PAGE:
There’s a good reason why Joe Biden is being coy over student loan relief over in the US. That reason being that it’s a particularly silly policy. For it’s entirely regressive. It’s a subsidy from the general tax pot to those who, on average, will make higher earnings over their lifetimes.
Why should anyone support such a policy?
The promise of what higher education can offer is broken. Even if you personally have paid off your loans, or your child or friend didn’t have to take them out, that does not change the fundamental truth. You cannot look at the statistic that nearly 45 million Americans now have student debt — with an average debt of $36,214 — and think otherwise.
The only solution is student loan forgiveness, which could theoretically be achieved through executive action or legislative resolution.
The average graduate makes more than the average non-graduate. So, why should all be subsidising the graduates?
At which point we need a political theory to explain this journalistic – and it is near every journalist everywhere that supports it – support for the idea. That theory would be based in the idea of averages.
Sure, the average graduate earns more than the average person. The average graduate easily comes out ahead on the deal too. Here’s the cost of college, the extra earnings from the degree are more than that – it’s a profit.
But averages can conceal. The people who really make out on the deal are those doing STEM subjects. As we all know there’s not one single graduate in any STEM subject working for the newspapers. Cannot be given the reporting we get. What we get are the arts and grievance studies graduates doing the journalism. And arts and grievance studies degrees aren’t worth the cost.
To add injury in the US it’s usually necessary to do a Masters in journalism before you get hired by a newspaper. So that’s another two years of – higher – student loan to pay off in a shrinking profession with falling wage levels.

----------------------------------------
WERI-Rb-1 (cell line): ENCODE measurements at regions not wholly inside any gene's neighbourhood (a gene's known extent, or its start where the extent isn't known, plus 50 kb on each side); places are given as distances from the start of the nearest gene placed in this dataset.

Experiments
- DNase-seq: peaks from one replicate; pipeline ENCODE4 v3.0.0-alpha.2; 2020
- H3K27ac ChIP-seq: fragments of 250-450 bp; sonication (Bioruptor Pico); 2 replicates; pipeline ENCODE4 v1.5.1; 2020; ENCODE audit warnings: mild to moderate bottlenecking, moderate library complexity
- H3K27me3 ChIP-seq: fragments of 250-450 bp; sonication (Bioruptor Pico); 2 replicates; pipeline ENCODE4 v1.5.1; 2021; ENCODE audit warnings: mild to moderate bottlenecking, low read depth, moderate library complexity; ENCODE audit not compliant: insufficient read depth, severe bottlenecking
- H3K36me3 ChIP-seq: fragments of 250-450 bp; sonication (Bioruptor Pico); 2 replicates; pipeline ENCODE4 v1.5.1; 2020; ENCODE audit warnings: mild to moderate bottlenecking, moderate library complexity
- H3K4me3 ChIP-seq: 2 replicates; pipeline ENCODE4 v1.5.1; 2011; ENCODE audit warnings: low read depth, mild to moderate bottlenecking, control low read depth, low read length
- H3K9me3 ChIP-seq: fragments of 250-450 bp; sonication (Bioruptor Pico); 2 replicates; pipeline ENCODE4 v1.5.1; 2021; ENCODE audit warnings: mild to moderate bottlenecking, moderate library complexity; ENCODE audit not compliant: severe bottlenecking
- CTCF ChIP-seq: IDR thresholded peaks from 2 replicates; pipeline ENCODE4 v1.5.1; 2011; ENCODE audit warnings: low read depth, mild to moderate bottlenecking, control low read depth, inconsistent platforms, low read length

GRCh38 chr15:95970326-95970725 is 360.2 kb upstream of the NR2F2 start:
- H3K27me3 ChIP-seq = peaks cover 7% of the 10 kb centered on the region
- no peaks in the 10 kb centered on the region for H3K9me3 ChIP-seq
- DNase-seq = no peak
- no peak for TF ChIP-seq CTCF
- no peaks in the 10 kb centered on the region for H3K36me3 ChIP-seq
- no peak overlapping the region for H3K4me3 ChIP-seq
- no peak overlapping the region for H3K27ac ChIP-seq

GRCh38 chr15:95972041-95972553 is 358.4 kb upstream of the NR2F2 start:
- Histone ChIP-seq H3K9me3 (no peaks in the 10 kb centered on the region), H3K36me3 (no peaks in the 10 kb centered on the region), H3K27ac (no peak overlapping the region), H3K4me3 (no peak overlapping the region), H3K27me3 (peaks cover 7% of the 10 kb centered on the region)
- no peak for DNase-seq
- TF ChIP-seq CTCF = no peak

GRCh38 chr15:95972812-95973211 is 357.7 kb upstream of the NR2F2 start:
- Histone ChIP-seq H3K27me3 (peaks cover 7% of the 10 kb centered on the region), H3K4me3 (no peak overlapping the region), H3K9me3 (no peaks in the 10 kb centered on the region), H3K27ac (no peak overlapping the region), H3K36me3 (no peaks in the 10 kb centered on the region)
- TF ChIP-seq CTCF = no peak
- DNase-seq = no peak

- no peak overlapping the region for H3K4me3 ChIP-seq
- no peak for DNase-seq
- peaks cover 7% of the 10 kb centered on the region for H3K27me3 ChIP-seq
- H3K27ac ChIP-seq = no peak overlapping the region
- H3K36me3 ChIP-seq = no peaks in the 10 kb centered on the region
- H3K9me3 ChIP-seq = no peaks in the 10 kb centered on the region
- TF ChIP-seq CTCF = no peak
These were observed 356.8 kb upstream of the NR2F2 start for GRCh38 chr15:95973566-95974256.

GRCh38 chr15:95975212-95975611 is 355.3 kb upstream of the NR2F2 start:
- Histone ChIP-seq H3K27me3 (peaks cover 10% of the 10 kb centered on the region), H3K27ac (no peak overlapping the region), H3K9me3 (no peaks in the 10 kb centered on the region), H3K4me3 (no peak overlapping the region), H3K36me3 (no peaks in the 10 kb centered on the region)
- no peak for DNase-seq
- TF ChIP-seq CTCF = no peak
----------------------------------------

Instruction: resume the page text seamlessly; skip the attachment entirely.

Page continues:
Which is why the journalistic class is so desperate to have student loan forgiveness – they’ll benefit.
OK, so that might be thought a tad cynical but I do insist that it explains all the observable evidence. But let’s put that aside and consider the base point here.
The argument in favour of a degree paid for by someone else is that it makes society richer that the degree gets done, the person is so educated. The only way to measure this is that the amount paid for the now degreed labour is greater than the cost of gaining the degree. This is true for STEM subjects, largely so at least, so there is an argument for public subsidy to STEM degrees.
This is not so for arts, grievance or journalism degrees. Therefore there should be no public subsidy for arts, grievance or journalism degrees. Actually, the cost disparity is such that there should be no arts, grievance or journalism degrees.
So, we can now see what a fair deal would be. Close down 80% of the academy – at least – and have public subsidy to those degree courses that remain. Can’t say fairer than that now, can we?